Student develops smart system for detecting owl calls

Automated technology provides safer, more efficient option for field researchers.


A graduate student at the University of Alberta has developed an automated system for detecting owl calls, eliminating the need for researchers to spend nights in the field.

Julia Shonfield’s new method, which combines audio recorders with software that can detect and count owl calls, is as accurate as traditional methods—and far more efficient, according to her analysis.

“One of the most common ways that we collect data on owls is through acoustic surveys,” explained Shonfield, who is supervised by U of A biologist Erin Bayne. “Studying owls is important because they are components of their ecosystems, and are susceptible to changes in the environment due to their position at the end of the food chain.”


Shonfield came up with the idea while searching ways to improve the efficiency of her own work studying the effects of industrial noise on owls in northeastern Alberta.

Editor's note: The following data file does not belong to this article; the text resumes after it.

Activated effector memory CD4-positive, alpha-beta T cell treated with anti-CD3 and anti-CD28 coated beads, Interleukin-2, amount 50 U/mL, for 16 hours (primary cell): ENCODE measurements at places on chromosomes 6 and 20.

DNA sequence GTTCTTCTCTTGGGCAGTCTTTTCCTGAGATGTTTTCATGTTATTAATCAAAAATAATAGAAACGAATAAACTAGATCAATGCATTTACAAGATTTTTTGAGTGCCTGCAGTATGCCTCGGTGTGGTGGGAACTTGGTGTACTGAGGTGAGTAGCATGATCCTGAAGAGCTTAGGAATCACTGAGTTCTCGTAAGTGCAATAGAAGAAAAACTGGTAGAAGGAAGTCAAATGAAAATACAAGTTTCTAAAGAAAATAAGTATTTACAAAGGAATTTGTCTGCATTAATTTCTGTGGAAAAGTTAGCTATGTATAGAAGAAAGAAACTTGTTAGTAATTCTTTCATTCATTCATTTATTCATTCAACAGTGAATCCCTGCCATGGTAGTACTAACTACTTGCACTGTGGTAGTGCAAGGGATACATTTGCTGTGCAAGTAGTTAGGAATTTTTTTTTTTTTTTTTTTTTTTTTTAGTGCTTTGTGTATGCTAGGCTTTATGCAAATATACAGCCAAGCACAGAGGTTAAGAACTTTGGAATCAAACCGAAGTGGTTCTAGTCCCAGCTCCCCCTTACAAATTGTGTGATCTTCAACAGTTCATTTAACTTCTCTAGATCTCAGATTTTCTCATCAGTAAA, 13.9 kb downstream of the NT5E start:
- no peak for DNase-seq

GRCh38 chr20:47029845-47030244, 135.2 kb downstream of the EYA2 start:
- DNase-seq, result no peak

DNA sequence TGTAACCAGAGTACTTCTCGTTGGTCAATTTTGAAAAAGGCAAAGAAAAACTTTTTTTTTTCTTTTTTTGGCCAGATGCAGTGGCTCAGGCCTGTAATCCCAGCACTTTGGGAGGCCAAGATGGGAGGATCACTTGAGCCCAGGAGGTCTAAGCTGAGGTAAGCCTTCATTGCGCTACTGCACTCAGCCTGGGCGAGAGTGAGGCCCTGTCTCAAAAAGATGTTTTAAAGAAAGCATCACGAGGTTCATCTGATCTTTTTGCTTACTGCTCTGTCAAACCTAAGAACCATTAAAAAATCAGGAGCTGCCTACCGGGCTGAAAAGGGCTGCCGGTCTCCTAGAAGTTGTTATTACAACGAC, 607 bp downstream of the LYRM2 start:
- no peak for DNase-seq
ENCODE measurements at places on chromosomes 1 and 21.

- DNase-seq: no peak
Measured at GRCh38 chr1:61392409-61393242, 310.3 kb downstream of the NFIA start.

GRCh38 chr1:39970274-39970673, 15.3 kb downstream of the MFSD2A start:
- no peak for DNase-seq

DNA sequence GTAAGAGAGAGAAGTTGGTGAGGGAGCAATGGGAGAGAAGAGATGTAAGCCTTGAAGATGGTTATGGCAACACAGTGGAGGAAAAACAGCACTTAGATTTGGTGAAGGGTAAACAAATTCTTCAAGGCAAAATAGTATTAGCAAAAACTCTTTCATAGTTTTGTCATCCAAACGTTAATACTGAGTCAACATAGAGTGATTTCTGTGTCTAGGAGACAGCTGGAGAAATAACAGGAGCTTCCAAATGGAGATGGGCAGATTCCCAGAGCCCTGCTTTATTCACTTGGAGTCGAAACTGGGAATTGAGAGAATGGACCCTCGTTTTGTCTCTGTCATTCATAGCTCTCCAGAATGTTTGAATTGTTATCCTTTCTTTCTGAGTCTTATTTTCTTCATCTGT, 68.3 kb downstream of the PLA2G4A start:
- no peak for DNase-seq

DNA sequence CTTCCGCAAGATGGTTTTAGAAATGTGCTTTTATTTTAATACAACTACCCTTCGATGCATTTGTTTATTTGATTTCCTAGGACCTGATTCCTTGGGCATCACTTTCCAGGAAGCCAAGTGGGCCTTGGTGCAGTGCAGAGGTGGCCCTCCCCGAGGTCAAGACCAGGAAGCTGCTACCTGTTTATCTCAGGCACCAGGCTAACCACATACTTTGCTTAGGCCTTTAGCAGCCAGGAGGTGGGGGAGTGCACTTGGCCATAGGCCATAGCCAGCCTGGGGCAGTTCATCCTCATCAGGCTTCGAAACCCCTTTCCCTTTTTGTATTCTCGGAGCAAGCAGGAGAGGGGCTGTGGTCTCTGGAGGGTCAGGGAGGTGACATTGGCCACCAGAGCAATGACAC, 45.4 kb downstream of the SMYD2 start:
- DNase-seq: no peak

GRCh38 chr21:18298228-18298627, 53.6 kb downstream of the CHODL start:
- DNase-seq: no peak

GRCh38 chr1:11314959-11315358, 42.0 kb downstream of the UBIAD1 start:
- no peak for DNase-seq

The traditional method of collecting this data is to do fieldwork at night—which poses a safety concern for researchers. More recently, researchers placed recorders in the field during the day and programmed them to record throughout the night, then played back the audio files and identify any owl calls on the recordings, which is extremely time-consuming.

To improve the efficiency and accuracy of the fieldwork, Shonfield developed the automated system using software that processes recordings to identify and count owl calls, with minimal additional work required.

“Thus far, the new system can detect barred owls, boreal owls and great horned owls,” said Shonfield. “Automating this part of my research leaves room for me to gather more data and dig deeper into the analysis.”

The paper, “Utility of Automated Species Recognition for Acoustic Monitoring of Owls,” was published in the Journal of Raptor Research.